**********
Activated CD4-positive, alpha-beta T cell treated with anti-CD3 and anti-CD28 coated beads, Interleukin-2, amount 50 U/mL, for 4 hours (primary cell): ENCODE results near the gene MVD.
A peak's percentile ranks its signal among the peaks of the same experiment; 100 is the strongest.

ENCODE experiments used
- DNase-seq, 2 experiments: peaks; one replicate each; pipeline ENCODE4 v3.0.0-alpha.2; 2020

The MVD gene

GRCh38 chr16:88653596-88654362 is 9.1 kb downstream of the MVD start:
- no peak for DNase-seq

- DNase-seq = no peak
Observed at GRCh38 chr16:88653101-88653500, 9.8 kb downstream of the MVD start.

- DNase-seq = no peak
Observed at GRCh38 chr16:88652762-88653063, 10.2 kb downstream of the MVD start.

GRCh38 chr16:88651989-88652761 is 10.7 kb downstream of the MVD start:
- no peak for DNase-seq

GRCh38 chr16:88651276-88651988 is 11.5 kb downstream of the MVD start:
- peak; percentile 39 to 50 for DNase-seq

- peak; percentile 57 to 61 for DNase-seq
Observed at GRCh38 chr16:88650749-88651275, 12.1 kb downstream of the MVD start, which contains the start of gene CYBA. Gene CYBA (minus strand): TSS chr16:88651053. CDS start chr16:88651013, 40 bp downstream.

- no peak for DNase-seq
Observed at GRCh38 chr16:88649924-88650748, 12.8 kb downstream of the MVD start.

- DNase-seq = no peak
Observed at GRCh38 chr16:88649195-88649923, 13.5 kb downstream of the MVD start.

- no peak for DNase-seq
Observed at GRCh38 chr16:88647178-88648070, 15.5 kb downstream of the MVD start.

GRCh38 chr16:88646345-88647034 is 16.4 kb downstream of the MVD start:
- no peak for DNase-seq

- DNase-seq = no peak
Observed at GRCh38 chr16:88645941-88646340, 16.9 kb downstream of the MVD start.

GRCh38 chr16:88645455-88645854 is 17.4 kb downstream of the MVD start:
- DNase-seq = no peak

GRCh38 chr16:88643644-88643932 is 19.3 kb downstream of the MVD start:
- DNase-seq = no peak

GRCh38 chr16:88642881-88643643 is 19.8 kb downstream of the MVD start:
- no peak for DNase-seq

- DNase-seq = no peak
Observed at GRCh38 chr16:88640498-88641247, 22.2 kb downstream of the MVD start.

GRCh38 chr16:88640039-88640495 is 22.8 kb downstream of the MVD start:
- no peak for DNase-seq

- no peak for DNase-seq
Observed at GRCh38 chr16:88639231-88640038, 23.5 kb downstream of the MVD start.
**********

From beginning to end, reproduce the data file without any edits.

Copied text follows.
Activated CD4-positive, alpha-beta T cell treated with anti-CD3 and anti-CD28 coated beads, Interleukin-2, amount 50 U/mL, for 4 hours (primary cell): ENCODE results near the gene MVD.
A peak's percentile ranks its signal among the peaks of the same experiment; 100 is the strongest.

ENCODE experiments used
- DNase-seq, 2 experiments: peaks; one replicate each; pipeline ENCODE4 v3.0.0-alpha.2; 2020

The MVD gene

GRCh38 chr16:88653596-88654362 is 9.1 kb downstream of the MVD start:
- no peak for DNase-seq

- DNase-seq = no peak
Observed at GRCh38 chr16:88653101-88653500, 9.8 kb downstream of the MVD start.

- DNase-seq = no peak
Observed at GRCh38 chr16:88652762-88653063, 10.2 kb downstream of the MVD start.

GRCh38 chr16:88651989-88652761 is 10.7 kb downstream of the MVD start:
- no peak for DNase-seq

GRCh38 chr16:88651276-88651988 is 11.5 kb downstream of the MVD start:
- peak; percentile 39 to 50 for DNase-seq

- peak; percentile 57 to 61 for DNase-seq
Observed at GRCh38 chr16:88650749-88651275, 12.1 kb downstream of the MVD start, which contains the start of gene CYBA. Gene CYBA (minus strand): TSS chr16:88651053. CDS start chr16:88651013, 40 bp downstream.

- no peak for DNase-seq
Observed at GRCh38 chr16:88649924-88650748, 12.8 kb downstream of the MVD start.

- DNase-seq = no peak
Observed at GRCh38 chr16:88649195-88649923, 13.5 kb downstream of the MVD start.

- no peak for DNase-seq
Observed at GRCh38 chr16:88647178-88648070, 15.5 kb downstream of the MVD start.

GRCh38 chr16:88646345-88647034 is 16.4 kb downstream of the MVD start:
- no peak for DNase-seq

- DNase-seq = no peak
Observed at GRCh38 chr16:88645941-88646340, 16.9 kb downstream of the MVD start.

GRCh38 chr16:88645455-88645854 is 17.4 kb downstream of the MVD start:
- DNase-seq = no peak

GRCh38 chr16:88643644-88643932 is 19.3 kb downstream of the MVD start:
- DNase-seq = no peak

GRCh38 chr16:88642881-88643643 is 19.8 kb downstream of the MVD start:
- no peak for DNase-seq

- DNase-seq = no peak
Observed at GRCh38 chr16:88640498-88641247, 22.2 kb downstream of the MVD start.

GRCh38 chr16:88640039-88640495 is 22.8 kb downstream of the MVD start:
- no peak for DNase-seq

- no peak for DNase-seq
Observed at GRCh38 chr16:88639231-88640038, 23.5 kb downstream of the MVD start.